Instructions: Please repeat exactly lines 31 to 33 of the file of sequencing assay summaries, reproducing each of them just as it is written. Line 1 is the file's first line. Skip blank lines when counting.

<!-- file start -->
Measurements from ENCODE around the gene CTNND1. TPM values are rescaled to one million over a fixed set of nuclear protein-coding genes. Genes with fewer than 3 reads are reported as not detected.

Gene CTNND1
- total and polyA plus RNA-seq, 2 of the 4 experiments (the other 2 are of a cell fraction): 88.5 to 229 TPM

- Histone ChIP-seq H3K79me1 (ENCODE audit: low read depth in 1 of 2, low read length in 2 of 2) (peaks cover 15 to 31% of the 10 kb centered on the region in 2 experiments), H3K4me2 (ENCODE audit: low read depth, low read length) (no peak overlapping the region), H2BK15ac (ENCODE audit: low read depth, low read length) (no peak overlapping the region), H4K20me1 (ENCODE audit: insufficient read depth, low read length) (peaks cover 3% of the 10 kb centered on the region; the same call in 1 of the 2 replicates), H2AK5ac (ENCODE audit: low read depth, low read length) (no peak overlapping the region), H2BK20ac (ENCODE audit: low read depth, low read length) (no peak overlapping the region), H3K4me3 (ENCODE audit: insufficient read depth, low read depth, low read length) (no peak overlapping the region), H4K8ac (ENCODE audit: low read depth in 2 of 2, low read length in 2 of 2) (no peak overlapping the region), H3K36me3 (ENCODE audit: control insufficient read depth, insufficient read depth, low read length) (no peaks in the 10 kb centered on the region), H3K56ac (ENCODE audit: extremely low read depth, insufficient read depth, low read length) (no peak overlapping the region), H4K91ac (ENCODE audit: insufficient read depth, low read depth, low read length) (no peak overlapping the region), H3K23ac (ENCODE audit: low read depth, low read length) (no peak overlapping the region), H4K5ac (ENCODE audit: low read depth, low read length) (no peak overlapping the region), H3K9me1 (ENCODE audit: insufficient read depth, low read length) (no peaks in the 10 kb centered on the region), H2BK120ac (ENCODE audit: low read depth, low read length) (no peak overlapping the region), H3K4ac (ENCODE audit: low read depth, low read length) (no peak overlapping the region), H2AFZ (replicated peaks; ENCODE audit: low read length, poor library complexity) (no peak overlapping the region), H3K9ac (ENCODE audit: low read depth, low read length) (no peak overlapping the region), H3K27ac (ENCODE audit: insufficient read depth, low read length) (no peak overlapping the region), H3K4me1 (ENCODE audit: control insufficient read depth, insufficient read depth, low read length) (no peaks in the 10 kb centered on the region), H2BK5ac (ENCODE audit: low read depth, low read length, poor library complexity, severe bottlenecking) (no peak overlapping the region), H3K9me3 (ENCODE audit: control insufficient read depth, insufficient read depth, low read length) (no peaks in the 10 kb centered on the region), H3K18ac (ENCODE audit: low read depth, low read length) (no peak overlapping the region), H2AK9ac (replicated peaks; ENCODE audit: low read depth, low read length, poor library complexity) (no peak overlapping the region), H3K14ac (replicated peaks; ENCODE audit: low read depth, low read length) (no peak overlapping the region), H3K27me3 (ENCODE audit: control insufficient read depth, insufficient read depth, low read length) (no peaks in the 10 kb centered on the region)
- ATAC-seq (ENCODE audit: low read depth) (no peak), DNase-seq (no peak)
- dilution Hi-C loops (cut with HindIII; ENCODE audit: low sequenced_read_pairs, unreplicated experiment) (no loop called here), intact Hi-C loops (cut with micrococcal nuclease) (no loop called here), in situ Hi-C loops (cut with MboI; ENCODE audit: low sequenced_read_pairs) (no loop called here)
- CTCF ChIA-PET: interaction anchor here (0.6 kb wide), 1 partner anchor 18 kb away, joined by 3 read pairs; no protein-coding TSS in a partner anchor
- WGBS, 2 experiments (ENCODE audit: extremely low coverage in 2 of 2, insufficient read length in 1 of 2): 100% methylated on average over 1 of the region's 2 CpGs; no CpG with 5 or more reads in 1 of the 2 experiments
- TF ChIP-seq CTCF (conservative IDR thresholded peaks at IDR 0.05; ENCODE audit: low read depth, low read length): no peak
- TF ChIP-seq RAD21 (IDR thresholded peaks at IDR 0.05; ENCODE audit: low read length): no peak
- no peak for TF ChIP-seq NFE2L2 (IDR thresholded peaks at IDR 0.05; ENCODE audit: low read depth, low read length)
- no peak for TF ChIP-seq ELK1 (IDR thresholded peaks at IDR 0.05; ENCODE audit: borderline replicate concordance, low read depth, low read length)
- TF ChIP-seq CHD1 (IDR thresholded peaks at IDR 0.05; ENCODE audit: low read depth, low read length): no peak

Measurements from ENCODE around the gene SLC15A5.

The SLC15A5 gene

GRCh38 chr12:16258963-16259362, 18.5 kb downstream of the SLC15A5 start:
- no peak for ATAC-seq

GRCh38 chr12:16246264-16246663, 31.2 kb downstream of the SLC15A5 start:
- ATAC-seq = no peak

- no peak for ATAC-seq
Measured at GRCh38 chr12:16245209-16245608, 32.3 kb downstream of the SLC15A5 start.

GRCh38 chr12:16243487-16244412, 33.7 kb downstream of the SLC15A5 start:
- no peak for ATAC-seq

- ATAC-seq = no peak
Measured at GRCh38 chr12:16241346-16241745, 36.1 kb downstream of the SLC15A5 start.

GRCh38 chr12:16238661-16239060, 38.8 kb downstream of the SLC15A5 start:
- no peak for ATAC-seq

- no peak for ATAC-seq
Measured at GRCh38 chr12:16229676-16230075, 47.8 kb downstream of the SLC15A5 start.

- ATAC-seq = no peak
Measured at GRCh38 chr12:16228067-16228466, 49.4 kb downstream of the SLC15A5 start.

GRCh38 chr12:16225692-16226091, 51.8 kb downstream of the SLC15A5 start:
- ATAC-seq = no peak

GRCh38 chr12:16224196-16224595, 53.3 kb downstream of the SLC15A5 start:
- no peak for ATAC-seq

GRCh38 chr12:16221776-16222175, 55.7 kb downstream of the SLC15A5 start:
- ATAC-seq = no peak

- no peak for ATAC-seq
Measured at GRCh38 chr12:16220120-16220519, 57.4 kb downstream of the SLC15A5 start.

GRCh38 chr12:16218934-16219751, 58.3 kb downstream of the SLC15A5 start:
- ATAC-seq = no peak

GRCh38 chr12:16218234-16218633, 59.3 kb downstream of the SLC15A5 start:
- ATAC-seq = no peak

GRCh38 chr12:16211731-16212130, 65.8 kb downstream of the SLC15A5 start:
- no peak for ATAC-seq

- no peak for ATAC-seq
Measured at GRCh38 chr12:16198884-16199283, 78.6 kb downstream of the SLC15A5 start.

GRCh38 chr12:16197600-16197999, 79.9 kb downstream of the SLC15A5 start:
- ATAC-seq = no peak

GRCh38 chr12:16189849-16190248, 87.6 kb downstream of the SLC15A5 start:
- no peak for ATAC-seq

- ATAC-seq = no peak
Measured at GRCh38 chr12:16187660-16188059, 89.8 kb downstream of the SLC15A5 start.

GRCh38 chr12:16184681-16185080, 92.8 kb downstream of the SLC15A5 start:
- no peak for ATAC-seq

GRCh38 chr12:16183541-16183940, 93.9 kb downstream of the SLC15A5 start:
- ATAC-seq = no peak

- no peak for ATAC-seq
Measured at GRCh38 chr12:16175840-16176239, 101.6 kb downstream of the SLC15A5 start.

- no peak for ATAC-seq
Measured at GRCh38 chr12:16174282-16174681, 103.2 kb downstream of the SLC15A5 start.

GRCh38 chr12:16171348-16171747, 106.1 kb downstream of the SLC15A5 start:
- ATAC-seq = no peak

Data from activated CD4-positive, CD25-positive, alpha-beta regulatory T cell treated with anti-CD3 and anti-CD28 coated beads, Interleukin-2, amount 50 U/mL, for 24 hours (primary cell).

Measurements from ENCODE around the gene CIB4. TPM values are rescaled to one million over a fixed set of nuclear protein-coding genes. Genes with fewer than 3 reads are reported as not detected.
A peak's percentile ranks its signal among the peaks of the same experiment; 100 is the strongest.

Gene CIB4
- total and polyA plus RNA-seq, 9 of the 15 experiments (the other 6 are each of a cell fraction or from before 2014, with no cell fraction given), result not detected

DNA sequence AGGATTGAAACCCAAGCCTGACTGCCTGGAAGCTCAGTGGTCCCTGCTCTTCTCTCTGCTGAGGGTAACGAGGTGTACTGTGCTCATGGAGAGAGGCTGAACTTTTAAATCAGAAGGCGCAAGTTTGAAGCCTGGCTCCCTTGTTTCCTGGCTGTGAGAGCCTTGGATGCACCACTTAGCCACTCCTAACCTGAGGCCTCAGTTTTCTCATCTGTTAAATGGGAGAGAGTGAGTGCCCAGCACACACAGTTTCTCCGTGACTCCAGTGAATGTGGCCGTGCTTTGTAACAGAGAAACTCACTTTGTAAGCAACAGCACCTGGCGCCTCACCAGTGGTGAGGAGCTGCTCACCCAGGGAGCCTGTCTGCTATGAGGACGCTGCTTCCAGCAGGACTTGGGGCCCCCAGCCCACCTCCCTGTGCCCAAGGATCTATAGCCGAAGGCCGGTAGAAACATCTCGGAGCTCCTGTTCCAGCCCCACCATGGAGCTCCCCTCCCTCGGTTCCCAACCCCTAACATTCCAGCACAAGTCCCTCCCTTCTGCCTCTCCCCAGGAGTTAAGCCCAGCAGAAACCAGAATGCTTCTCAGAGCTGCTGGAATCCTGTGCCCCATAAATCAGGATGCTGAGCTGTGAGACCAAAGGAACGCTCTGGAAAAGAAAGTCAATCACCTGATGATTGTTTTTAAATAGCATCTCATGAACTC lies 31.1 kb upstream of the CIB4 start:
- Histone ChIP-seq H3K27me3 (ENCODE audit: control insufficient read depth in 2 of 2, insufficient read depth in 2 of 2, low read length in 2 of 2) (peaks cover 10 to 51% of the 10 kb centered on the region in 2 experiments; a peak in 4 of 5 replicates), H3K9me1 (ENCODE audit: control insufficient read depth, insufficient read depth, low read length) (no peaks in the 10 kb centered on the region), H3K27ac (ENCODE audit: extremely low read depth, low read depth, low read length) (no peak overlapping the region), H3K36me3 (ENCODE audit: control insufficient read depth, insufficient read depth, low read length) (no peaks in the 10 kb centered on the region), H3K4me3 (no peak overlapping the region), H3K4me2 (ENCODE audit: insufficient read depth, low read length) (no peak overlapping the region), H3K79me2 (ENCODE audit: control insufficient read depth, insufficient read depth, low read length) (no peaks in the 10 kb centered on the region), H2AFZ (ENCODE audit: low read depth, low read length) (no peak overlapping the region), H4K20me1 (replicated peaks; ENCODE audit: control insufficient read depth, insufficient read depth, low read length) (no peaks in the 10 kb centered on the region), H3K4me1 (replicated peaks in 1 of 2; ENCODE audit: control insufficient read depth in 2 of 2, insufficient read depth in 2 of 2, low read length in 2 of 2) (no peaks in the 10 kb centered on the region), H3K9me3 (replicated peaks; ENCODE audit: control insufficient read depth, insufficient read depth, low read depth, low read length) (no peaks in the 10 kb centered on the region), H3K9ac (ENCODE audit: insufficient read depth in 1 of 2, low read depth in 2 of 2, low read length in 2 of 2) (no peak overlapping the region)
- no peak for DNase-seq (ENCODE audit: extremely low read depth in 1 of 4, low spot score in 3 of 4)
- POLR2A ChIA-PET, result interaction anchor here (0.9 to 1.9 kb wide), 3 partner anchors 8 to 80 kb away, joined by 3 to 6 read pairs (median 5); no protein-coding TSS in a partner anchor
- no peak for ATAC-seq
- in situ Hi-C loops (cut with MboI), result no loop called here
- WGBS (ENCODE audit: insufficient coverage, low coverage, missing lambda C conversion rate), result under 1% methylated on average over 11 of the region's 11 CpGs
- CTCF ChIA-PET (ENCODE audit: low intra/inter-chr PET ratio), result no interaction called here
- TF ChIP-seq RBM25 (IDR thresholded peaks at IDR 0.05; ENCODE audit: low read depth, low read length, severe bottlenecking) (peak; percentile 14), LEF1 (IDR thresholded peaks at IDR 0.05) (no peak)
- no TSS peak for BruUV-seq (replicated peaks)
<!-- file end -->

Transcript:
Measured at GRCh38 chr12:16228067-16228466, 49.4 kb downstream of the SLC15A5 start.

GRCh38 chr12:16225692-16226091, 51.8 kb downstream of the SLC15A5 start:
- ATAC-seq = no peak